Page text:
According to our mission statement, Southeastern Baptist Theological Seminary seeks to glorify the Lord Jesus Christ by equipping students to serve the Church and fulfill the Great Commission (Matt. 28:19-20). We also like to say that at Southeastern, “every classroom is a Great Commission classroom.” But what does that look like, especially if you are not a missions or evangelism professor? Good question.
My title is Assistant Professor of Church History and Baptist studies. My main sequence of courses is Church History I, Church History II, and Baptist History, all three of which are required core courses. I also teach periodic elective courses on a variety of topics in Baptist Studies and post-1500 church history. Because my classes are not about the Great Commission in the same sense as some other courses, I have to deliberately bring missional priorities to bear on my teaching and assignments. This is what I do.
In my Church History lectures, I emphasize the spread of Christianity through both informal expansion and formal mission efforts. I have found both “history of missions” and “global history of Christianity” texts helpful in shaping my own lectures. I also discuss key figures and movements in missions history (e.g. Ulfilas, the Edinburgh Conference) and try to correct misperceptions and oversimplications (e.g. the Reformers weren’t concerned with missions, William Carey was the first modern missionary, etc.).
In my Baptist History lectures, I emphasize the central role that missions has played in Baptist history, including Southern Baptist history. I discuss key Baptist mission pioneers (there are loads of them!) and important controversies surrounding Baptist missions (ditto). I also discuss the way the language of missions was used in 20th century Baptist life in both helpful and confusing ways. I give some considerable attention to how Southern Baptists cooperate for the sake of missions, particularly through the Cooperative Program.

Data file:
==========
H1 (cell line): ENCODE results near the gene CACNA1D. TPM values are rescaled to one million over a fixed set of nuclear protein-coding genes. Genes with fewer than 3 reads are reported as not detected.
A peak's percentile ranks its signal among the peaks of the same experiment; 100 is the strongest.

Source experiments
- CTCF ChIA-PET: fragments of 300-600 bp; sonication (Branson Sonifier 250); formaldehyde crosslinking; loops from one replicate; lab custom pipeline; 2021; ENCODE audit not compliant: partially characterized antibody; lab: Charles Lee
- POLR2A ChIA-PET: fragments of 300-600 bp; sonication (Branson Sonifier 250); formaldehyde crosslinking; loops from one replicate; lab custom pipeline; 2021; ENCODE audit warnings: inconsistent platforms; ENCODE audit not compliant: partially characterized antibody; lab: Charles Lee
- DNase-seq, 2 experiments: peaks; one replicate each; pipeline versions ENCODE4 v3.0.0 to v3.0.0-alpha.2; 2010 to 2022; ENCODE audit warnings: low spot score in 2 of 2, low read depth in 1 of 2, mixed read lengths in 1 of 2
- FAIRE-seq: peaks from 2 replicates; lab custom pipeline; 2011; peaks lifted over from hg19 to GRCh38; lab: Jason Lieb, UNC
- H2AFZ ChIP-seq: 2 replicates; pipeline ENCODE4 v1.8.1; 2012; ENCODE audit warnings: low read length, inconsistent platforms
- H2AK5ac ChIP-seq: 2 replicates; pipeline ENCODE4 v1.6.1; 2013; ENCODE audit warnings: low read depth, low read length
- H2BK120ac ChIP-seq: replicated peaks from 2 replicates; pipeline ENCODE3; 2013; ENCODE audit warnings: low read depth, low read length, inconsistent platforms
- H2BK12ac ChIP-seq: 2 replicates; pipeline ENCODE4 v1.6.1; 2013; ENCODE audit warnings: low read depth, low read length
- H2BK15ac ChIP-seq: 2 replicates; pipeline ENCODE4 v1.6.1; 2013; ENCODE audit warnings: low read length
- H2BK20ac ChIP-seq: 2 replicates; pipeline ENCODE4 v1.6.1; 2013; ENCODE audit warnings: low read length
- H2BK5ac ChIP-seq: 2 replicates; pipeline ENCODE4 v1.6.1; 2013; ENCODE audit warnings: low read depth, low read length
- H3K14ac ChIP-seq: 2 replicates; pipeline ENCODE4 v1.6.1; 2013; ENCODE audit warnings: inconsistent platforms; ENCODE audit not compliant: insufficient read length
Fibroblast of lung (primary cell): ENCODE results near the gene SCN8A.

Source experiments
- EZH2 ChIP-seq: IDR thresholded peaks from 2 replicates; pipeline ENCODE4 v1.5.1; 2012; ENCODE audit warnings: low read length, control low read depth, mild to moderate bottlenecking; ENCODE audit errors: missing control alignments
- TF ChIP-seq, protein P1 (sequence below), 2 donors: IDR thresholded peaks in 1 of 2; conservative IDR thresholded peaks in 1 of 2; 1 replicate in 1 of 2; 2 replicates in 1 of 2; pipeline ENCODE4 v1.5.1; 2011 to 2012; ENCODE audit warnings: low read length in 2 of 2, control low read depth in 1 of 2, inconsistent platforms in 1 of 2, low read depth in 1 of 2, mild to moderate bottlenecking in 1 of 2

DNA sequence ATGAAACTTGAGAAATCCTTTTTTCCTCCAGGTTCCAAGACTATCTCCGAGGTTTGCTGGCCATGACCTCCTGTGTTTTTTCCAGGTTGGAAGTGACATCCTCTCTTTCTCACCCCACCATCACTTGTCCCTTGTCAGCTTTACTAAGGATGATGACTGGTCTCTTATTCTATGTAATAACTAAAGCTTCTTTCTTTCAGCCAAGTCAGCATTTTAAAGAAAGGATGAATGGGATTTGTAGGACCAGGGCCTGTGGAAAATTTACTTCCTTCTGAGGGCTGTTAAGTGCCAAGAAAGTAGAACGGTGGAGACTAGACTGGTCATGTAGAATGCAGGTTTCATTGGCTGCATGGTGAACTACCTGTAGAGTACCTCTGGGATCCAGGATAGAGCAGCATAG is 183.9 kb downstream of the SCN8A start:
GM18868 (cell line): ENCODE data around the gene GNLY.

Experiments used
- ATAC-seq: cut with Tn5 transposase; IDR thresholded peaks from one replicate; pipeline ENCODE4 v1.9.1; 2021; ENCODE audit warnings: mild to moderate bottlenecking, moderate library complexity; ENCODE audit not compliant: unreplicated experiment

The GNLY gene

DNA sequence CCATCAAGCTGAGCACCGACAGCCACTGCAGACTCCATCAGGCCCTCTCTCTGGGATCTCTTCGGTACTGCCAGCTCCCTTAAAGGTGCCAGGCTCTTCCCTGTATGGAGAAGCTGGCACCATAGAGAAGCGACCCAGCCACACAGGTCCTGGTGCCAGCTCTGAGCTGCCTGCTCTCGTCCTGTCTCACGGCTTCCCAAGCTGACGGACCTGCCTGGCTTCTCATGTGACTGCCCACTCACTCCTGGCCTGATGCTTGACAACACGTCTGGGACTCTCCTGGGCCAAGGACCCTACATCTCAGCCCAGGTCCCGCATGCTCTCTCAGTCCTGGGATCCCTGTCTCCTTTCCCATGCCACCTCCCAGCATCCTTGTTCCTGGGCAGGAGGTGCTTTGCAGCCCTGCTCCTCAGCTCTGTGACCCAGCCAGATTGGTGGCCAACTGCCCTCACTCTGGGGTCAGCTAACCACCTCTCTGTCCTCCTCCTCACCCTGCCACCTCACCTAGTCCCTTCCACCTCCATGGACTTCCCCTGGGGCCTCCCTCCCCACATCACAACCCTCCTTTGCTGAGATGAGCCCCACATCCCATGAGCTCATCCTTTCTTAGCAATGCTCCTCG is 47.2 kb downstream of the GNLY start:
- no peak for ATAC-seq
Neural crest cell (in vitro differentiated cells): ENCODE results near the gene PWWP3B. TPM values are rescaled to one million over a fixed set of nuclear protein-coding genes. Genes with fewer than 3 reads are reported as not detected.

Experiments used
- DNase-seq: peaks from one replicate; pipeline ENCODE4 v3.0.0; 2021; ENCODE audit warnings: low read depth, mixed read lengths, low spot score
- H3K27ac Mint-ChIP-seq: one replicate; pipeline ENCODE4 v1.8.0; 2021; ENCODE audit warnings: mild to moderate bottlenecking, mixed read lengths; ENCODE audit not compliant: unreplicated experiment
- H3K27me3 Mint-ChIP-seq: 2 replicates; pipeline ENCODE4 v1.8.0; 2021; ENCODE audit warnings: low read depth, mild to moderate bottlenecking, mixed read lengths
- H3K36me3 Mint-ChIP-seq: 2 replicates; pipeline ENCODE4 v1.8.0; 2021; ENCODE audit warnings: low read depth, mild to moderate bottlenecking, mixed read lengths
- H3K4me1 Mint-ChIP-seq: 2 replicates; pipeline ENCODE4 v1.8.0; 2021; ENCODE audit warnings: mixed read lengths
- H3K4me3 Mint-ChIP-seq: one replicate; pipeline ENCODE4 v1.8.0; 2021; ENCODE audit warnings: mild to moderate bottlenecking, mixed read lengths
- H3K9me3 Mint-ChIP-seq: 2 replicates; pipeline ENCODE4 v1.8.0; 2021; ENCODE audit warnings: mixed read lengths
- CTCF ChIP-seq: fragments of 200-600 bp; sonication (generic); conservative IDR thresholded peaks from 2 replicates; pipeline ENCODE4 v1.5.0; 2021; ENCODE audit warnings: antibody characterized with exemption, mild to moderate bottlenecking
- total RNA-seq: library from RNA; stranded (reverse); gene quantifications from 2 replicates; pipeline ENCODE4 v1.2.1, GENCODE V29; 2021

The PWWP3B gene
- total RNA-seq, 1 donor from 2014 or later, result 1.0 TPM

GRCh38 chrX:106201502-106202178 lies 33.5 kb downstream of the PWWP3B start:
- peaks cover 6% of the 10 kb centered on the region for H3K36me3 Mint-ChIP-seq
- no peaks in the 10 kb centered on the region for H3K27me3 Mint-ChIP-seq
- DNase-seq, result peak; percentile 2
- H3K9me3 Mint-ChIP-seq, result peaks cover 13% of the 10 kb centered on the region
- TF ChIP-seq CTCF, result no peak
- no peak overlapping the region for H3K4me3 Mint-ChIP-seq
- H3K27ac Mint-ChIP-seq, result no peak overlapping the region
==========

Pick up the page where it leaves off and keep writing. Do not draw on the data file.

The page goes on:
In all of my classes, I try to make regular Great Commission application. First, I regularly urge my students to consider serving as either foreign missionaries or North American church planters. Second, I recommend reading (including some material unrelated to the class) that I think will help students develop Great Commission priorities in their own ministry. Third, because I am a history professor, we talk quite a bit about how the gospel has been contextualized in various times and places-we discuss good and bad examples of this and try to make relevant application to our present context(s).
As far as assignments go, in each of my classes every student is required to share the gospel at least once during the course of the semester. Students who fail to complete this assignment receive a letter grade deduction from their final grade. While such an assignment might seem unusual in a history class, I explain to my students that we are a theological seminary equipping students primarily to serve the churches through various ministry vocations. We are not pursuing education for the sake of knowledge alone, but education unto edification-we are training for life, godliness, and ministry. Plus, if my students are sharing the gospel, it helps hold me accountable to do the same-we professors live in a Christian bubble as well, so I need encouragement to get out there in the world and share Jesus.
Finally, though it is not directly related to the classroom, I try to be a Great Commission role model to my students. After all, professors (and other leaders) are always teaching-even when we aren’t teaching. I help to coordinate my local church’s Missions Ministry Team, and my students know it because I talk about what our church is doing. I also try to periodically help lead SEBTS mission trips-I am co-leading a trip to India with my friend and colleague George Robinson (who, by the way, is a new Between the Times contributor). And I share with my students some of my own evangelism efforts, especially those that I think include some “teachable moments” (both for the good and the bad!).
This is what I do in my classes-no doubt some colleagues do some things differently and better. I try to regularly learn from my colleagues various ways that I can incorporate Great Commission concerns and all kinds of other important and helpful priorities in my classes. (For example, an ethics colleague, Mark Liederbach, first encouraged me to include a personal evangelism requirement in church history classes, though this requirement is normally associated with personal evangelism classes.) I still have much to learn, and am thankful that God has surrounded me with so many godly role models.
If you are looking for a seminary that weds sound doctrine with missional emphases, then Southeastern is the place for you. If you want to learn to think rightly about God so that you can live rightly before God, then I would urge you to consider Southeastern. If you want to consider what it means to be a gospel-centered leader who is reproducing other gospel-centered leaders, for the glory of God and the sake of the nations, then you may find Southeastern to be just what you are looking for. Let me encourage you to contact our Admissions Office and schedule an appointment to come and visit the SEBTS campus. If you are coming this way, shoot me an email-I’d love to meet you and hear what the Lord is doing in your life.